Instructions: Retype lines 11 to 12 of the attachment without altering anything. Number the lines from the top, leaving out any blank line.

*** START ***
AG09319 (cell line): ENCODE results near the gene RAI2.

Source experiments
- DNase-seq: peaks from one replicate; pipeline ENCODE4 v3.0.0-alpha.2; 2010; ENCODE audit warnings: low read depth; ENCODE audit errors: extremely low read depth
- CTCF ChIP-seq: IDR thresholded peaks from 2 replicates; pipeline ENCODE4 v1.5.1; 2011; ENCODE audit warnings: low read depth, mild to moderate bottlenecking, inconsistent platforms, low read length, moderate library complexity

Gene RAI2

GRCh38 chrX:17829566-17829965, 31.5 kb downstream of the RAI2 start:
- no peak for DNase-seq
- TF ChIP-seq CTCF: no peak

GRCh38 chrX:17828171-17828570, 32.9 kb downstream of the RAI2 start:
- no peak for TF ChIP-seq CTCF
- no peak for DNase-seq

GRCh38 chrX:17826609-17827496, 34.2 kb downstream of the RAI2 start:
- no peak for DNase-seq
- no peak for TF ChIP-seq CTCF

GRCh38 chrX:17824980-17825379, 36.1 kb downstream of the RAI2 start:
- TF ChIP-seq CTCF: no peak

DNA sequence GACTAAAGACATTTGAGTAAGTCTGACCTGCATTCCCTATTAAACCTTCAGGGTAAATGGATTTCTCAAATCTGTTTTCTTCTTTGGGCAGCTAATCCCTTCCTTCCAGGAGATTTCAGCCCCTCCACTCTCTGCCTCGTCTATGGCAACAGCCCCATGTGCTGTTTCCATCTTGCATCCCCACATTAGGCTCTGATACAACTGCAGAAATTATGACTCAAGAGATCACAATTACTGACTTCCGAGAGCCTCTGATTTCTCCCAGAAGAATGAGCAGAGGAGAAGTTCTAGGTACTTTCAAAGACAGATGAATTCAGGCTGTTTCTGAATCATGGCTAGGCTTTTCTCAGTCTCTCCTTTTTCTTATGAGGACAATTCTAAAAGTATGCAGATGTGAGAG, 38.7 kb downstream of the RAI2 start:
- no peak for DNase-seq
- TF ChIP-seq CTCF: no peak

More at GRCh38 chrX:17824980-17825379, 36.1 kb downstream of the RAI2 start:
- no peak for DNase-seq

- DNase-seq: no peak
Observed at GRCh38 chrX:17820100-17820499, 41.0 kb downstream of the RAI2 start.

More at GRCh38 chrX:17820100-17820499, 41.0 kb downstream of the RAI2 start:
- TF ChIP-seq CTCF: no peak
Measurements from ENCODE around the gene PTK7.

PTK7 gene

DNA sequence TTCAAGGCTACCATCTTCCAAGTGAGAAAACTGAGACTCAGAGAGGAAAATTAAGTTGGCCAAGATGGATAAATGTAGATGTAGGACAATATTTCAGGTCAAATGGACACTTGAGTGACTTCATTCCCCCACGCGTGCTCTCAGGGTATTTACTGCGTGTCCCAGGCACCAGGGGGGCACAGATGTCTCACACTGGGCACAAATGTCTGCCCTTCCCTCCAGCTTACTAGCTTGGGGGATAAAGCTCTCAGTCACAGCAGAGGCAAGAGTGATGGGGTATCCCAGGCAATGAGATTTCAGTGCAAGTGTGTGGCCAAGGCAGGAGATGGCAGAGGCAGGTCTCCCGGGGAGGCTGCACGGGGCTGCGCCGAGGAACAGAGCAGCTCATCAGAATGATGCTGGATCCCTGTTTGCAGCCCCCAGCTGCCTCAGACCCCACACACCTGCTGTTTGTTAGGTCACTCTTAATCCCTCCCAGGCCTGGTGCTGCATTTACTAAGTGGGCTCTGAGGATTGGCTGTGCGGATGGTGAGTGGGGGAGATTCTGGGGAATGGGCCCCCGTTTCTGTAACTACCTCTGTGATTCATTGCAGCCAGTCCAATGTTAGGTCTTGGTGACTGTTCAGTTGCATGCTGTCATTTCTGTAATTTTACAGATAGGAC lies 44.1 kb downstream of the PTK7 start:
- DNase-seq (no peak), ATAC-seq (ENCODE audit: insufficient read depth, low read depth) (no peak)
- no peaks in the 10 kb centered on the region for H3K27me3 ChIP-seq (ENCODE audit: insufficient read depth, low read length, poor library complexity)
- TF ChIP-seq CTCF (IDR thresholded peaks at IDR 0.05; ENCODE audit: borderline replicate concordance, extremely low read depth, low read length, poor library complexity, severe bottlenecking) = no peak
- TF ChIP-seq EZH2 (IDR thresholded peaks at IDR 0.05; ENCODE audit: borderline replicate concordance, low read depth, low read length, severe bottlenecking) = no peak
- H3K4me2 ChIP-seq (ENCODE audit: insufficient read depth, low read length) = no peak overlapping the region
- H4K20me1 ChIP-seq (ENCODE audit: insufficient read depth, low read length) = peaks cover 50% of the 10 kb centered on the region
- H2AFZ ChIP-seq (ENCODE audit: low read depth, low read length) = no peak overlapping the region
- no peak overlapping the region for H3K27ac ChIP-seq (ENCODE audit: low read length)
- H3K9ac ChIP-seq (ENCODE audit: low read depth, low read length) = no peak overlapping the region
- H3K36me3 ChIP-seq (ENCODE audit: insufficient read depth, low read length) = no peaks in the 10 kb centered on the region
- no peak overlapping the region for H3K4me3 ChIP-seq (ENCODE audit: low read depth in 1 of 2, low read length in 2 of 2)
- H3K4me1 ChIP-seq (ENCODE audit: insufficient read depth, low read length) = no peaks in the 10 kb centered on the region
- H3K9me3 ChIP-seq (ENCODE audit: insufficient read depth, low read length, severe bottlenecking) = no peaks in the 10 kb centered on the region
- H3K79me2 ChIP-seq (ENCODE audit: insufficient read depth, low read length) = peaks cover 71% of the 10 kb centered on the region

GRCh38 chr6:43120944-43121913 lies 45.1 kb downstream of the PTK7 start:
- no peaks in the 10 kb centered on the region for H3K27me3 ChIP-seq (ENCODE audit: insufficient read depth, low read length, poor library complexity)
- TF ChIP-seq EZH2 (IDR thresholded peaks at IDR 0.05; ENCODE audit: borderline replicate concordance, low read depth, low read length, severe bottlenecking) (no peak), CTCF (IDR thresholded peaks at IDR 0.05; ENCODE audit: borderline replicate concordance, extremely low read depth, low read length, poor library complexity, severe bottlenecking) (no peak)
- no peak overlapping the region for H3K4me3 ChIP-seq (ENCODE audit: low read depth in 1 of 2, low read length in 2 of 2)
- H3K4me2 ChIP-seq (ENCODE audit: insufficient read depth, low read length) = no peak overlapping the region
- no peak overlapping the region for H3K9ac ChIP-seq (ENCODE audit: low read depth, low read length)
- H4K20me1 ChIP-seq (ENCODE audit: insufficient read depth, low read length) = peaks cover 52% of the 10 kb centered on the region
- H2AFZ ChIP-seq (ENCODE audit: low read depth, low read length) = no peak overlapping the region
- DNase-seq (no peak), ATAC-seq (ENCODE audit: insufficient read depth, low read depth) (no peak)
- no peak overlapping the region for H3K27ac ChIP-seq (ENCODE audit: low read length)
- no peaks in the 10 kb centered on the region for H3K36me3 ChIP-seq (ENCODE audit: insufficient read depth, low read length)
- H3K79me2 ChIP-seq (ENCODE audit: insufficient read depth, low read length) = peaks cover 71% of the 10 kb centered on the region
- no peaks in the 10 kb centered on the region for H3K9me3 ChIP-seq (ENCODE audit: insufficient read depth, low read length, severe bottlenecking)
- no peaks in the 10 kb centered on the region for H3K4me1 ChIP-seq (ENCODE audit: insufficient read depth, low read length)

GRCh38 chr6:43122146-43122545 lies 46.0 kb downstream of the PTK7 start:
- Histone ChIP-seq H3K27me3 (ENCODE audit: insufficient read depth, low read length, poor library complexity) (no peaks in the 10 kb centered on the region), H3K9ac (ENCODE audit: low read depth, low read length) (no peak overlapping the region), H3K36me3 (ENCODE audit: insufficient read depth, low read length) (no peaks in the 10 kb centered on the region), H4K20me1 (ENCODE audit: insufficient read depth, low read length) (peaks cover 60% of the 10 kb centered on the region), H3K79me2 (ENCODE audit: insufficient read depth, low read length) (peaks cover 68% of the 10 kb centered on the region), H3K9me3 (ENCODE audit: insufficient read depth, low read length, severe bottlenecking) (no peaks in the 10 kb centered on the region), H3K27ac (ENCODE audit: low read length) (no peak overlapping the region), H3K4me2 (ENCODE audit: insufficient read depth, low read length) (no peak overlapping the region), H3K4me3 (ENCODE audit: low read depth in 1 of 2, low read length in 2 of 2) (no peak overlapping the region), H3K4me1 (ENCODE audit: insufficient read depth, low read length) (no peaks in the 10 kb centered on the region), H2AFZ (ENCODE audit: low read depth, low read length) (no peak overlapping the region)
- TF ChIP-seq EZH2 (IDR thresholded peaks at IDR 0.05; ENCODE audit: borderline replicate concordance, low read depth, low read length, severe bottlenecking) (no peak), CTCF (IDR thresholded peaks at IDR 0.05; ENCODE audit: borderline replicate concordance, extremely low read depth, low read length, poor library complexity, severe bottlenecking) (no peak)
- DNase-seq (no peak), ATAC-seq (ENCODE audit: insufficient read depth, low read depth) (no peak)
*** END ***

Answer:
- no peak for DNase-seq

GRCh38 chrX:17826609-17827496, 34.2 kb downstream of the RAI2 start: